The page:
This is a continuation of my previous question about our project on how to economically get away with the implementaion of a graveyard in a GIS system…
On the graveyard we can find
- Regular graves: up to 2 people
- Family graves: more than 2, some up to 20 (sisters from a Catholic congregation…)
- War Monument: about 30 people
- Ash Scattering Area: unlimitted, starting with 100 people
- Fields with Burial Urns: up to 2 per spot
- Walls with Burial Urns: up to 3 in height
So what’s the best way to go, defining:
- each person as a POINT object
- each grave as a POINT object, the persons are part of the attributes
I would choose for each person as a POINT object:
- One simple CSV file for all the persons.
- Columns could be for example: FirstName – FamilyName – YearDeceased
- Independent of the number of persons in a grave
- That way even the ASH SCATTERING AREA can go into the file
- Eventually some code has to be written to add to the results of a search the other persons burried in the same grave
Complications I see with each grave as a POINT object:
- Each ROW needs the columns for the maximum number of persons in a grave…
- That means that a lot of cells will be empty due to just a few graves with a lot of people
- But what with the ASH SCATTERING AREA? 100 persons require all the additional columns in the table…
- It is not reasonable to have all the data in one CSV file, but having more files will highly complicate the matter.
So, comments are welcome: person or grave as POINT object? Or none of this and do I need to do it another way?
In my town, 3 years ago, they had a bureau made SHP files for them. I was handed over those files and I noticed that the graves are drawn as POLYGONS. This comes with a DBF file for the ”data of the graves”. The normal graves have 4 sets of coordinates, seems logic. But a few things seem absurd to me:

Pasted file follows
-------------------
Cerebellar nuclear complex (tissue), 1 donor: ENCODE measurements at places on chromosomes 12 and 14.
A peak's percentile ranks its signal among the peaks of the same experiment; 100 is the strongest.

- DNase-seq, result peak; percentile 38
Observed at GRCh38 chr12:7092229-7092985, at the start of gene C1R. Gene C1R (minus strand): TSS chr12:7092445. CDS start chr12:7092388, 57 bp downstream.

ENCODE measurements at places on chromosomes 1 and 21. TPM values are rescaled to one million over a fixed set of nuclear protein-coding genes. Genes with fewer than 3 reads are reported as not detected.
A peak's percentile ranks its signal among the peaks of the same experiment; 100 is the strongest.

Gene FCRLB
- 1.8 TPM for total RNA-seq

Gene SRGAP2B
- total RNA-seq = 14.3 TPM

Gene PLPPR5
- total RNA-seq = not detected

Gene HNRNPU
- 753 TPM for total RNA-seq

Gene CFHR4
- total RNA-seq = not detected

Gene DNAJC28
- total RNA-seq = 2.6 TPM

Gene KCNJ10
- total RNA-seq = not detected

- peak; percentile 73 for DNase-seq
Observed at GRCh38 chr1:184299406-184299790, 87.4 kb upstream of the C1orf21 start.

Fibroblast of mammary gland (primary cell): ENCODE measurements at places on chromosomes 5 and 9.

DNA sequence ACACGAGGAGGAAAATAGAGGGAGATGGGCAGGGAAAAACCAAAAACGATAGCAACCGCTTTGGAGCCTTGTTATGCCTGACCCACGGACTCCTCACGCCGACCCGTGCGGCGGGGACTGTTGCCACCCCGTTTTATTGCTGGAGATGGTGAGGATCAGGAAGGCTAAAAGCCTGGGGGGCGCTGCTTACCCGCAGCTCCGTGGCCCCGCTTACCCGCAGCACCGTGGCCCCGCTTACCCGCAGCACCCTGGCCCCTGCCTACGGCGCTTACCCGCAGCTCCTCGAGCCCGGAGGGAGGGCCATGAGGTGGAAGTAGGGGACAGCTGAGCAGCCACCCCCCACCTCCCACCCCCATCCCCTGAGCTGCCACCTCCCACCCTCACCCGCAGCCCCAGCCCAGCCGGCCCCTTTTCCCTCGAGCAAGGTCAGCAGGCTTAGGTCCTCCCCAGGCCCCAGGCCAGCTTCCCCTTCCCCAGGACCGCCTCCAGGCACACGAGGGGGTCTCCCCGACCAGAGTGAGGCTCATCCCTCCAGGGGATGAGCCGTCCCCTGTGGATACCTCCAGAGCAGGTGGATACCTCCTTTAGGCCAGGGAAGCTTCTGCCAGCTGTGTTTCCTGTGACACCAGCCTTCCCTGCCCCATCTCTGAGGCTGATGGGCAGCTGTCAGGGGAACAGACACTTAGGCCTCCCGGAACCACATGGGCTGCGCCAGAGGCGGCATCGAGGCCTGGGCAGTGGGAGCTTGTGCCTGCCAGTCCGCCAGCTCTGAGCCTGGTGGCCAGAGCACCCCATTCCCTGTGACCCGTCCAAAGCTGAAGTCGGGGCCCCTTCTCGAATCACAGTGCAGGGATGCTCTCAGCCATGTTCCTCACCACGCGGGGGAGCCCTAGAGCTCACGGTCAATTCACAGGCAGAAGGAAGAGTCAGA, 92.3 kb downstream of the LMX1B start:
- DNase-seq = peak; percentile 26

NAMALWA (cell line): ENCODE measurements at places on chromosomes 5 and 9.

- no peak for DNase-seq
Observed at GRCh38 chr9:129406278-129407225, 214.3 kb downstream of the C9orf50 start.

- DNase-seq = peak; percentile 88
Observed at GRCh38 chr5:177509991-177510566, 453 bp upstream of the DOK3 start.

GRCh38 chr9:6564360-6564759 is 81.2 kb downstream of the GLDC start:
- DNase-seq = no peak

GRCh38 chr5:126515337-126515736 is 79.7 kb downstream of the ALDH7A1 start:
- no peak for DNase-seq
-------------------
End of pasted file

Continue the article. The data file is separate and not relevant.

- There is an “urn wall” with hexagonal columbaria’s drawn as a set of hexagonal figures… That means that each figure has 6 sets of coordinates…
- In the “ash scattering area”, there is a pillar with little rectangular nameplates, they have drawn a rectangular POLYGON for each nameplate with 4 sets of coordinates… To me, using POLYGONS in these cases seems so much overkill in the database.
Besides that, correct me if I’m wrong, using:
- POLYGONS requires DBF files, so a DBF editor (extra costs)
- POINTS only requires CSV files, so EXCEL is enough (no extra costs)
In most towns, the data of the deceased persons come in a CSV file:
- made directly in EXCEL or
- exported form a DOS based program, made when WIN95 was still around…
Continuing to manage the “data of the persons” in one CSV file and EXCEL avoids:
- buying software that can edit DBF files
- worrying about importing the “data of persons” into the DBF file It seems not always to be without a hassle to import, edit and save data from CSV into DBF files and have NO corruption of your data. I read that this can be the case especially when working with ArcGis (ESRI).